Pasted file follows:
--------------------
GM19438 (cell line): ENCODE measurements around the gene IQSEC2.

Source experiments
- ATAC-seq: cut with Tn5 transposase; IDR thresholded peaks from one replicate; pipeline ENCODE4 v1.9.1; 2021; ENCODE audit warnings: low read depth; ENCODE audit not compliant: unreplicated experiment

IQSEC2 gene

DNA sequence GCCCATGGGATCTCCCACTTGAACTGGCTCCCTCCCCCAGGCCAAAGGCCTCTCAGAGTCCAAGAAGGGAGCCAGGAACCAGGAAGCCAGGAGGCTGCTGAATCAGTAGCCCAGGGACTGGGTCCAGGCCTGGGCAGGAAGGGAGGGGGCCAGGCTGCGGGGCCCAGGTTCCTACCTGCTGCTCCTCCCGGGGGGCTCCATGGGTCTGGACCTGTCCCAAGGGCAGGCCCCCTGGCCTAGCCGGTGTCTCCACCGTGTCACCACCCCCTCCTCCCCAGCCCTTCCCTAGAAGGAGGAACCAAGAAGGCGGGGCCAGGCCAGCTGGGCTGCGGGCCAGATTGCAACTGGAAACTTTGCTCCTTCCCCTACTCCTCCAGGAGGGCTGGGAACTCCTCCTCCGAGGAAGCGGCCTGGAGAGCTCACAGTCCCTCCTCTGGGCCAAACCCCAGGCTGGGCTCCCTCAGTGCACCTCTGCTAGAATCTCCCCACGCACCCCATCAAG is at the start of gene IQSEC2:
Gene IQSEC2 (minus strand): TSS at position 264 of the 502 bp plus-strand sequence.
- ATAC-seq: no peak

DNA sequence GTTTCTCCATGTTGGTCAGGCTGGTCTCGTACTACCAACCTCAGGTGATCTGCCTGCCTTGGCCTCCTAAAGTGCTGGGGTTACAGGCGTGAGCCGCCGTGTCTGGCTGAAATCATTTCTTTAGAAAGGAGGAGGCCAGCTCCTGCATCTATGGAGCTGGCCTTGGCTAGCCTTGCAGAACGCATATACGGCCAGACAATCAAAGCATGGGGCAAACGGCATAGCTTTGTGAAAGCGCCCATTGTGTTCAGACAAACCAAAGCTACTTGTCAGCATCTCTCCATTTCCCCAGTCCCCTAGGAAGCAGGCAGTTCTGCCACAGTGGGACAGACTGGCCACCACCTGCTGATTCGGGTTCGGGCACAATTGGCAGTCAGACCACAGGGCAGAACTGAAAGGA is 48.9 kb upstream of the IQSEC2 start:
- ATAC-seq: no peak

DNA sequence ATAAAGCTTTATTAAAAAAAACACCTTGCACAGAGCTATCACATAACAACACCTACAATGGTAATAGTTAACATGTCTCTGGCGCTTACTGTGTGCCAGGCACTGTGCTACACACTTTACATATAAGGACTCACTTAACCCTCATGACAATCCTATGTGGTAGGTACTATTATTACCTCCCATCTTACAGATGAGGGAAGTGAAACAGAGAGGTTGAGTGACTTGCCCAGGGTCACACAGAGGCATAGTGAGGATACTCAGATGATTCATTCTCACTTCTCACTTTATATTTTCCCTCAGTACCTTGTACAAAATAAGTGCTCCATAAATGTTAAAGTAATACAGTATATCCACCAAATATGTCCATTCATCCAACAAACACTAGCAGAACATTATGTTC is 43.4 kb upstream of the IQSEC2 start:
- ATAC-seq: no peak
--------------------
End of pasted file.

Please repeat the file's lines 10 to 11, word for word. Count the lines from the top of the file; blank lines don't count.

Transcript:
DNA sequence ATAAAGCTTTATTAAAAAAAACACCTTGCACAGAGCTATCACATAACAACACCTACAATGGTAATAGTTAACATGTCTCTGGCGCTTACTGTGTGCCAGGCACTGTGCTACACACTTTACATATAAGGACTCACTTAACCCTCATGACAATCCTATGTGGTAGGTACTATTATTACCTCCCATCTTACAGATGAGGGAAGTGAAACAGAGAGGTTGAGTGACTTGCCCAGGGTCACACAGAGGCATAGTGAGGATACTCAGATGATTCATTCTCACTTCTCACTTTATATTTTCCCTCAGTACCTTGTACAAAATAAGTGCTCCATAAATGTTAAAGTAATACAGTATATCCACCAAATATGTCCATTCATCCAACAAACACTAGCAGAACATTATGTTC is 43.4 kb upstream of the IQSEC2 start:
- ATAC-seq: no peak